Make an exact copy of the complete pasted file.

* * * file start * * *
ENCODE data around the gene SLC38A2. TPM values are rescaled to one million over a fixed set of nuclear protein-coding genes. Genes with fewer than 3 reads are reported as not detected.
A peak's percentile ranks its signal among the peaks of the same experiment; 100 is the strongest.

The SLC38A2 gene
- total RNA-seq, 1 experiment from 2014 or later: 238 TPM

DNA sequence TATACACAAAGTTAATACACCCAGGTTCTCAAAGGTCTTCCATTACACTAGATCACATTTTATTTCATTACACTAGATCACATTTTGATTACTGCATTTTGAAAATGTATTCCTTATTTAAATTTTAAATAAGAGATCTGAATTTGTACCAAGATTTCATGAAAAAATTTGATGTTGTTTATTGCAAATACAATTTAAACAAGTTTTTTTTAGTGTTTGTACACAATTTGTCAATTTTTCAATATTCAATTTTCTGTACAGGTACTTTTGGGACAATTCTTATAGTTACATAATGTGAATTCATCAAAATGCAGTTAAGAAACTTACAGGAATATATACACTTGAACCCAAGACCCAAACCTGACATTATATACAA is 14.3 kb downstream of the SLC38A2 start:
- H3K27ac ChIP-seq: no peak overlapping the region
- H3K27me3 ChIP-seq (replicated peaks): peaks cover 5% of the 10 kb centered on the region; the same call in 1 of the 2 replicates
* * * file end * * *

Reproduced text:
ENCODE data around the gene SLC38A2. TPM values are rescaled to one million over a fixed set of nuclear protein-coding genes. Genes with fewer than 3 reads are reported as not detected.
A peak's percentile ranks its signal among the peaks of the same experiment; 100 is the strongest.

The SLC38A2 gene
- total RNA-seq, 1 experiment from 2014 or later: 238 TPM

DNA sequence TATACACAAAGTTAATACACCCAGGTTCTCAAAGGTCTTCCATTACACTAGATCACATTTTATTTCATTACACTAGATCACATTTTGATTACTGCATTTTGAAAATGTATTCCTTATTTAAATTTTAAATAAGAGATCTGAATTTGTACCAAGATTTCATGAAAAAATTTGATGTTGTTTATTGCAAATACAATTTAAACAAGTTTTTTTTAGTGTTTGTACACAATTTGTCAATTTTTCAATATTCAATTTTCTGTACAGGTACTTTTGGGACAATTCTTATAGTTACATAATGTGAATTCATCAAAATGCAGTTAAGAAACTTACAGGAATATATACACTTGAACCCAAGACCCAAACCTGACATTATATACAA is 14.3 kb downstream of the SLC38A2 start:
- H3K27ac ChIP-seq: no peak overlapping the region
- H3K27me3 ChIP-seq (replicated peaks): peaks cover 5% of the 10 kb centered on the region; the same call in 1 of the 2 replicates